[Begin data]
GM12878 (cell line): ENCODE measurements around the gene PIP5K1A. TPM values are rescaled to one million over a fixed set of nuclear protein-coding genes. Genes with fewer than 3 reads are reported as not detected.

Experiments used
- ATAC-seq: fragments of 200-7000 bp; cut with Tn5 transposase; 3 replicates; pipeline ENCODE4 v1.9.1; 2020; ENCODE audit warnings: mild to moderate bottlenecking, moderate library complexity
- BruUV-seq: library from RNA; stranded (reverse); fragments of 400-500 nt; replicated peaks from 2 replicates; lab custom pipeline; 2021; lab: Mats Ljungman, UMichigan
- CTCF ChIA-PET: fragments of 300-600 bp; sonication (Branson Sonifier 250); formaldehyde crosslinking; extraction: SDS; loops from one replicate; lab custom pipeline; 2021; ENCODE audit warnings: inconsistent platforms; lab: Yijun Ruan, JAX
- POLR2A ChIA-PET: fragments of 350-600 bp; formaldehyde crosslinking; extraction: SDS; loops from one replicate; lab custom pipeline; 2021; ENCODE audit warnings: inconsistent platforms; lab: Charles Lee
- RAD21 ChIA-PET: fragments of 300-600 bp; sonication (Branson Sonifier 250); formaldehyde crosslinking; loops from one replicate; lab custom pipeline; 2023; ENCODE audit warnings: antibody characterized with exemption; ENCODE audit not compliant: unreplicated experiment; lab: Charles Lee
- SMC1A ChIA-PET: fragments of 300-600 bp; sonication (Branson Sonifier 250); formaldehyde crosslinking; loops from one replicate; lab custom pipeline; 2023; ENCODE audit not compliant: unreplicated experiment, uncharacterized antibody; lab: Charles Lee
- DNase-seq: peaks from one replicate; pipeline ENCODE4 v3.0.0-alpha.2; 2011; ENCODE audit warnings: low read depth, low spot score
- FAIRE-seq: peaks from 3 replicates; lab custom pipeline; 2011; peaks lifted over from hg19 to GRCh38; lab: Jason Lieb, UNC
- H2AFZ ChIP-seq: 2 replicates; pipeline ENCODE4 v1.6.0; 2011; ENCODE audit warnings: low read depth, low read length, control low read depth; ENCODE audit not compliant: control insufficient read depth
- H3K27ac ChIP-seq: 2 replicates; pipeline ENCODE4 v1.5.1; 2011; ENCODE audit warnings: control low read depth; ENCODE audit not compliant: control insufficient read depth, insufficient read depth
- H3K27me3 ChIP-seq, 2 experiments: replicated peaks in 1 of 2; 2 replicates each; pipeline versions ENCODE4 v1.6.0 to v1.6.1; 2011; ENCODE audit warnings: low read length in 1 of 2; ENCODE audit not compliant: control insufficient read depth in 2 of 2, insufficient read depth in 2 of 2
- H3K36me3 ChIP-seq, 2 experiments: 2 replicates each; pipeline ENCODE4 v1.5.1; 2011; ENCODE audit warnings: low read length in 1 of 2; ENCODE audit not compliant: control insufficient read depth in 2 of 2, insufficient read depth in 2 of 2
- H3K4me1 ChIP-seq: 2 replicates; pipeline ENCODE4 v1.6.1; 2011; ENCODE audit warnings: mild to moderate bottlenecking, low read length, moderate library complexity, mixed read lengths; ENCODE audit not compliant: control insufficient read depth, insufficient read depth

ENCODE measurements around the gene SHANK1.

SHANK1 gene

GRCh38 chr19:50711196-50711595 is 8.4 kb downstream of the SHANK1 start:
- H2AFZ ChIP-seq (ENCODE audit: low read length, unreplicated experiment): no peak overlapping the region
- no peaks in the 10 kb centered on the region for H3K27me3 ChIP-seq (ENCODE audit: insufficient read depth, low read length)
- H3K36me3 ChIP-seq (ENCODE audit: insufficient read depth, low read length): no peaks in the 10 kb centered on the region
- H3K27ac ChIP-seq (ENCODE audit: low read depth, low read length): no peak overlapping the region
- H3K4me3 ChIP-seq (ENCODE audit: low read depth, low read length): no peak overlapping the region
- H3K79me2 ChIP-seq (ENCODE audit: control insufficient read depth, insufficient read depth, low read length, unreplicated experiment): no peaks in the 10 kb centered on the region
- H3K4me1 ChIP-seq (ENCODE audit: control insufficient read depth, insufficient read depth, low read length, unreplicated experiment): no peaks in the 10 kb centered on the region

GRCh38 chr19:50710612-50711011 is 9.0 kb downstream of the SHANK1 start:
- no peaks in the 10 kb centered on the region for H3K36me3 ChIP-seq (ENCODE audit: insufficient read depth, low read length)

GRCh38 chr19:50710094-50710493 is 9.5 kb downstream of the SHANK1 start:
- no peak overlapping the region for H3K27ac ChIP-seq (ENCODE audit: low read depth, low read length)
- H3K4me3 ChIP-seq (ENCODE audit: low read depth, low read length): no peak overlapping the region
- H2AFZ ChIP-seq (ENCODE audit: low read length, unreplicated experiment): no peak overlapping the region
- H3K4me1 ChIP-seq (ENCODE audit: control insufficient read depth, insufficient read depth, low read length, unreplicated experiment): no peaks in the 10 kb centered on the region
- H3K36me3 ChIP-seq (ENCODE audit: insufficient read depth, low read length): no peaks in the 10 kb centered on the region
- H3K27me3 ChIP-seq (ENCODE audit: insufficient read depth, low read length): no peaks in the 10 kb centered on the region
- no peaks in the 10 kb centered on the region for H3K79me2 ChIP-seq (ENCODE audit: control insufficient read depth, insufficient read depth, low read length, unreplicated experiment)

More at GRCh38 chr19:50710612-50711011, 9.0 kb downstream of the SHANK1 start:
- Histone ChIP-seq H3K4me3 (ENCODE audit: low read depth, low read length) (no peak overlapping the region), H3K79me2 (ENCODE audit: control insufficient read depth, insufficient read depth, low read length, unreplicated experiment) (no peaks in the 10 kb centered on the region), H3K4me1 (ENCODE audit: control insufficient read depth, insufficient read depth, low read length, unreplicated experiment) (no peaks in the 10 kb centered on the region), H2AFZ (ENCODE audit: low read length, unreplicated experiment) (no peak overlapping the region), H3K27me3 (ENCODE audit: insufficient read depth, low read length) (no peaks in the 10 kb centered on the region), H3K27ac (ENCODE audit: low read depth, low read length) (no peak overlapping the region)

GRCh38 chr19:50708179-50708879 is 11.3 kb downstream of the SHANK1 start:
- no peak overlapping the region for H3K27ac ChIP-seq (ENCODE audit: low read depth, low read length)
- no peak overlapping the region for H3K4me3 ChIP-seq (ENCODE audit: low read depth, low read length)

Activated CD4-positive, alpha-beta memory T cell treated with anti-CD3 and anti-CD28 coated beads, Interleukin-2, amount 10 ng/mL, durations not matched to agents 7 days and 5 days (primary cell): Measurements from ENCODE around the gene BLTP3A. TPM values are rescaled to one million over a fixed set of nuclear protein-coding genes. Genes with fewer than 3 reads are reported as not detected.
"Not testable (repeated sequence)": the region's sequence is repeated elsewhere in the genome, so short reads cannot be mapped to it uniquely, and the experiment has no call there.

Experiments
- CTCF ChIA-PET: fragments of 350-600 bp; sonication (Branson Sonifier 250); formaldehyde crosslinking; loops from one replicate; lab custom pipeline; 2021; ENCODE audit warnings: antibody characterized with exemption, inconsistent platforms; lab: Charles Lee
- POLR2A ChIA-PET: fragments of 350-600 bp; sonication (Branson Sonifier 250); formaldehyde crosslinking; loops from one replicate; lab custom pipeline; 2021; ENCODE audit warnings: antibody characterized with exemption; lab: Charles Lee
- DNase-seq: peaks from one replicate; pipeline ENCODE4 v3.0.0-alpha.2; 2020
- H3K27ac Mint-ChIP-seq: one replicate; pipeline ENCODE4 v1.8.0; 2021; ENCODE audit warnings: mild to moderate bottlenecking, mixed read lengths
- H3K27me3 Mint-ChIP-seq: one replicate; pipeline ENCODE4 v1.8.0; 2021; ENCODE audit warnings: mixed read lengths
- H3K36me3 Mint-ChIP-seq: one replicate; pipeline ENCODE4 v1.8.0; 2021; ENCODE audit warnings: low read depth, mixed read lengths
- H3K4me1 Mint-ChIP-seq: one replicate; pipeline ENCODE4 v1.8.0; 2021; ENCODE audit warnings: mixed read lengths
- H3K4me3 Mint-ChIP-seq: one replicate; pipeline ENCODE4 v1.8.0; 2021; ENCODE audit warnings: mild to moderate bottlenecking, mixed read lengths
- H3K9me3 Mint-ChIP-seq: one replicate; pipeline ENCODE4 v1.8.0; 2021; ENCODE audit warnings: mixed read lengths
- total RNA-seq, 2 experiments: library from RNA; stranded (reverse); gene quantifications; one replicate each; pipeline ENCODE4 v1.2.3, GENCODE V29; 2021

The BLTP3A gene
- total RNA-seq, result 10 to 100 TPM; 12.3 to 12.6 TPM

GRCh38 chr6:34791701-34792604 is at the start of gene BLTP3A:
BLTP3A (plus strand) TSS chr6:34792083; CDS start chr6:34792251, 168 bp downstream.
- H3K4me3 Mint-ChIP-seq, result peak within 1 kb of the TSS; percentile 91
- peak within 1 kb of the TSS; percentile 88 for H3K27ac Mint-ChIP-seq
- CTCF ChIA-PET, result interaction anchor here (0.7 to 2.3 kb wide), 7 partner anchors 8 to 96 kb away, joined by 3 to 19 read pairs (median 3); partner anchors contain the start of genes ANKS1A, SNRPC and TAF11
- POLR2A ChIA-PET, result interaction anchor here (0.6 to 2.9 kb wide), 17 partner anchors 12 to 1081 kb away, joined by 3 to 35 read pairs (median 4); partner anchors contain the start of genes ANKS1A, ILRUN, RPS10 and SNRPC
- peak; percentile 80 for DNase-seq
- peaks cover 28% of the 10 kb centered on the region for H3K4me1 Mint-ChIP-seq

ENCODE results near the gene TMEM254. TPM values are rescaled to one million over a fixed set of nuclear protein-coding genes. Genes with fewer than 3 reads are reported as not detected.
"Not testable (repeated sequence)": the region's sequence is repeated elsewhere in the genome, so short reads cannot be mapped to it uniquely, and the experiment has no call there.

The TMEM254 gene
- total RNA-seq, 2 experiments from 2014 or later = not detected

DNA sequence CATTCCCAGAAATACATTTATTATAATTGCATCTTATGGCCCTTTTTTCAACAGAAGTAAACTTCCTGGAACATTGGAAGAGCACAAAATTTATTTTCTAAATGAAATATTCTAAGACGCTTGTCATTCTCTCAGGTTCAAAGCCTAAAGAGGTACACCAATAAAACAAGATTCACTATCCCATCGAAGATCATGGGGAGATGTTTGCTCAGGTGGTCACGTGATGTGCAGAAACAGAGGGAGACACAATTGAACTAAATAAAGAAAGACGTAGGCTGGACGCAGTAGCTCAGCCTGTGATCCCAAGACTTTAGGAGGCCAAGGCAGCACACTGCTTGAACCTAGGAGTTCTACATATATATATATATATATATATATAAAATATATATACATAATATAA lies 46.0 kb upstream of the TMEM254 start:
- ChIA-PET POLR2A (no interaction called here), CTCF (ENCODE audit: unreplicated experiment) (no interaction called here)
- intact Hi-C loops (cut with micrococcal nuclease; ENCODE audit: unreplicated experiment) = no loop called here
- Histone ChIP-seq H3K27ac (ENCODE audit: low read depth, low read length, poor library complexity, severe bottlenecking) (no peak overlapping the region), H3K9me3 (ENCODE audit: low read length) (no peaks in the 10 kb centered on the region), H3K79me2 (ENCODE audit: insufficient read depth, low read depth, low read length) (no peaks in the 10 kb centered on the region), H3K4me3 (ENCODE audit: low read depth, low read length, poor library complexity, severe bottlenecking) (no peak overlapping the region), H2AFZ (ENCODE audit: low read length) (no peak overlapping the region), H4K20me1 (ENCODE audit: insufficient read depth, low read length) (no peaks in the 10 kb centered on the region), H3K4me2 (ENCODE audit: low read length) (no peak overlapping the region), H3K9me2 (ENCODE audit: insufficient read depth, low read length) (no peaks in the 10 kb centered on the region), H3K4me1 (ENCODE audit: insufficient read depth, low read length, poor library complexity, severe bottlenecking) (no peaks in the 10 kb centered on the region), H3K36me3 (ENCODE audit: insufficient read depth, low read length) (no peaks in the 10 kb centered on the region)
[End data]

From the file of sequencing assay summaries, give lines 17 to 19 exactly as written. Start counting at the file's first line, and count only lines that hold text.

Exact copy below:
SHANK1 gene

GRCh38 chr19:50711196-50711595 is 8.4 kb downstream of the SHANK1 start:
- H2AFZ ChIP-seq (ENCODE audit: low read length, unreplicated experiment): no peak overlapping the region